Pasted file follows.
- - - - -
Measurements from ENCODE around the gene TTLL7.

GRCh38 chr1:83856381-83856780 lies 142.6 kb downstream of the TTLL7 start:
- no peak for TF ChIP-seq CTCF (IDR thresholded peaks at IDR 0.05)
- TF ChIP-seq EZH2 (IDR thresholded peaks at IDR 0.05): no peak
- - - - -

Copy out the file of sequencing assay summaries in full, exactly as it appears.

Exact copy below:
Measurements from ENCODE around the gene TTLL7.

GRCh38 chr1:83856381-83856780 lies 142.6 kb downstream of the TTLL7 start:
- no peak for TF ChIP-seq CTCF (IDR thresholded peaks at IDR 0.05)
- TF ChIP-seq EZH2 (IDR thresholded peaks at IDR 0.05): no peak